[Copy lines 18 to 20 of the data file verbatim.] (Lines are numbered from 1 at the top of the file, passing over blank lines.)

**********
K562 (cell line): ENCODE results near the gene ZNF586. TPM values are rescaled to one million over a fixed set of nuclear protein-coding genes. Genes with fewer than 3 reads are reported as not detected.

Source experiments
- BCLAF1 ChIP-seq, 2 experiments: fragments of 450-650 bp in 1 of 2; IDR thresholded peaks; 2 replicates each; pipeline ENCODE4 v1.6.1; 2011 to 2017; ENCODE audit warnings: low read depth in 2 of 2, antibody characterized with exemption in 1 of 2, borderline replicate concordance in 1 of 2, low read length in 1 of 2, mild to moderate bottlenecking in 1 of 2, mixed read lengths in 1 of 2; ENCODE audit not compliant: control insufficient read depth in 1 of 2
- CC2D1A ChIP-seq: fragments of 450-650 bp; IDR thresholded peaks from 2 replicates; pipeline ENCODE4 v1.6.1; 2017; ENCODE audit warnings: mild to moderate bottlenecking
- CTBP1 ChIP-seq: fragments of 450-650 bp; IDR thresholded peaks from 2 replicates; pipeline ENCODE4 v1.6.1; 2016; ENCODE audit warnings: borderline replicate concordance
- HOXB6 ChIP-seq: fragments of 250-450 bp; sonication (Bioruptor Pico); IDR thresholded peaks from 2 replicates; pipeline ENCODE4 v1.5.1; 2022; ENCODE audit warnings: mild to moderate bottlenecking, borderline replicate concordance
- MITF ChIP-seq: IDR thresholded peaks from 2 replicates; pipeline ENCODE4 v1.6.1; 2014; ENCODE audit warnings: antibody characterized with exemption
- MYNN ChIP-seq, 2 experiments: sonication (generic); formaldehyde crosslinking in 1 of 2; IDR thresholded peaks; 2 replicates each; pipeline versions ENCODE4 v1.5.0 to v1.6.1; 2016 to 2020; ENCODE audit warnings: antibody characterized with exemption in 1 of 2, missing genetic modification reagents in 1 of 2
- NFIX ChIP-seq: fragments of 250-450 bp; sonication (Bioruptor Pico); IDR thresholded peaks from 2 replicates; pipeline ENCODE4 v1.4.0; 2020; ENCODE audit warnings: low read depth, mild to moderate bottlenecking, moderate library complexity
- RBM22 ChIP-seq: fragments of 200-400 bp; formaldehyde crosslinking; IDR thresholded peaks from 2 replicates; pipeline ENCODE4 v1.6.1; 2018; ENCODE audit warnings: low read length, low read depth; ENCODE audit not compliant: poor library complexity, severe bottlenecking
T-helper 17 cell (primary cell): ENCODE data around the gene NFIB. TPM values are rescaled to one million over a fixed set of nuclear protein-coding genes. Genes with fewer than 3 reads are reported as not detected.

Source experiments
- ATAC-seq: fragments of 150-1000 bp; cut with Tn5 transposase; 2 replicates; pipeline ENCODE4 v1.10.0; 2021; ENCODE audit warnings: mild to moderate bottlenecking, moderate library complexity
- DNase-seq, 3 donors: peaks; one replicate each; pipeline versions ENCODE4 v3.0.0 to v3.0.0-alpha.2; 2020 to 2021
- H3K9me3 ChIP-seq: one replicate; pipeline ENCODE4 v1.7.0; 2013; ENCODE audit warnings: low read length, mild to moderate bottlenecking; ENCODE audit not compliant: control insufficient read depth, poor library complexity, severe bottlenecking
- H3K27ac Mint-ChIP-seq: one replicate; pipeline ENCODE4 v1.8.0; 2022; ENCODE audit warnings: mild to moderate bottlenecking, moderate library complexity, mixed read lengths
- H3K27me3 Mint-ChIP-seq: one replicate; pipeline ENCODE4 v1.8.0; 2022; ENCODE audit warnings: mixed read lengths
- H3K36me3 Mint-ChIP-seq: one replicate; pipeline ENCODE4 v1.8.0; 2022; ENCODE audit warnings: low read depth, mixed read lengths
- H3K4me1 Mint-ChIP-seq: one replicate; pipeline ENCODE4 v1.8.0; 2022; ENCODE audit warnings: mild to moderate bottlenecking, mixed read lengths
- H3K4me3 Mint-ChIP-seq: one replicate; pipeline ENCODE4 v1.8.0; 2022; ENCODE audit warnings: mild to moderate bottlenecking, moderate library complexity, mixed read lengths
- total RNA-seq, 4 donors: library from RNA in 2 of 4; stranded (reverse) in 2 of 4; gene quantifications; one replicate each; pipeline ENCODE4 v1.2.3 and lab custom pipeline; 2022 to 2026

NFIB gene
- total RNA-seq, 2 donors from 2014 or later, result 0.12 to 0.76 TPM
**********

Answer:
- H3K36me3 Mint-ChIP-seq: one replicate; pipeline ENCODE4 v1.8.0; 2022; ENCODE audit warnings: low read depth, mixed read lengths
- H3K4me1 Mint-ChIP-seq: one replicate; pipeline ENCODE4 v1.8.0; 2022; ENCODE audit warnings: mild to moderate bottlenecking, mixed read lengths
- H3K4me3 Mint-ChIP-seq: one replicate; pipeline ENCODE4 v1.8.0; 2022; ENCODE audit warnings: mild to moderate bottlenecking, moderate library complexity, mixed read lengths